The draft code currently confines audit powers to the public sector, but that will likely change soon. In his introduction to the document, Information Commissioner Christopher Graham wrote: "The scope of our extended powers is at the moment relatively modest, as they only apply to government departments. However, moving forward it is entirely reasonable to expect that, where the evidence supports it, I will seek to extend my powers to undertake compulsory audits in both the public and private sectors."

Graham added that the audit process "has a key role to play in educating and assisting organisations to meet their obligations" and insisted that where possible, any engagements with an organisation would be done "on a consensual basis."

But he also made it clear that compulsory audits would take place where organisations failed to cooperate with the ICO, and where there was a risk that individuals' data could be compromised.

The ICO and politics

The ICO's new powers are symptomatic of a growing body of legislation and regulation that has a direct impact on information security. According to Stewart Room, a partner at law firm Field Fisher Waterhouse LLC and an expert on IT security law, the rules will continue to get tighter, and regulators will apply them with more vigour in the future. If the conservatives win the next election, as most people expect, he predicts the regulations will become even more punitive.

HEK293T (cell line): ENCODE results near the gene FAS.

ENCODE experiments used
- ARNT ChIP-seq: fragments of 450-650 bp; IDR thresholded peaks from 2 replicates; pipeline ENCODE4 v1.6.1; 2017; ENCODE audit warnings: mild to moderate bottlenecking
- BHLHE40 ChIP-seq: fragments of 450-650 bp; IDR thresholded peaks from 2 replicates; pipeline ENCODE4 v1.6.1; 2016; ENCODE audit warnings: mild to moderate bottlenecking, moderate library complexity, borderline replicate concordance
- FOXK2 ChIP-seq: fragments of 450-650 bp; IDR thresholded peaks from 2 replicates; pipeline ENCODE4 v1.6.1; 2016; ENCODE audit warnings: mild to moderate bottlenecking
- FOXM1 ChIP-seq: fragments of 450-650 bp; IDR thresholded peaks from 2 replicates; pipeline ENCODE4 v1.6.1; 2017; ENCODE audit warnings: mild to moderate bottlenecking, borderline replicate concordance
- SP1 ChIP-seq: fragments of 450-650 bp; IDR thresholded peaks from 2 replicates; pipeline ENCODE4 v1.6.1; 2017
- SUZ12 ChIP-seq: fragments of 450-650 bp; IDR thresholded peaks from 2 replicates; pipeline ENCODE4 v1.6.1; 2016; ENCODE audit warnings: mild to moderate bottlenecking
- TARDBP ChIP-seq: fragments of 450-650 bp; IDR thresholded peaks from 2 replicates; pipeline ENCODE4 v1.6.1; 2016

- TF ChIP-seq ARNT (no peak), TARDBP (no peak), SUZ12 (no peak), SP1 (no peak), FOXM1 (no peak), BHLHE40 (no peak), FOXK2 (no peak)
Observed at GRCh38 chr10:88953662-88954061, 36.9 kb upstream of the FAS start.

Room recently outlined his position in a talk at the SecureLondon event organised by ISC2, the security profession's educational body. He explained his belief that increased regulations have come about because the regulators have lost faith in their own ability to enforce security.

"We will see more intervention and a move from a light touch to a heavy touch by regulators with greater use of enforcement powers," Room said. "They have only scratched the surface so far."

He said that data security is now a political issue because consumers understand the dangers of their personal or financial information being stolen or misused. "Parliament now recognises data security as being of utmost importance," he said.

The regulators themselves will also be influenced by politics, Room said. Information Commissioner Graham has in the past acknowledged that he lacked the power and resources to be truly effective. Now, Room argued, the ICO will have no excuse for not punishing wrongdoers, and will be obliged to make good use of his new powers.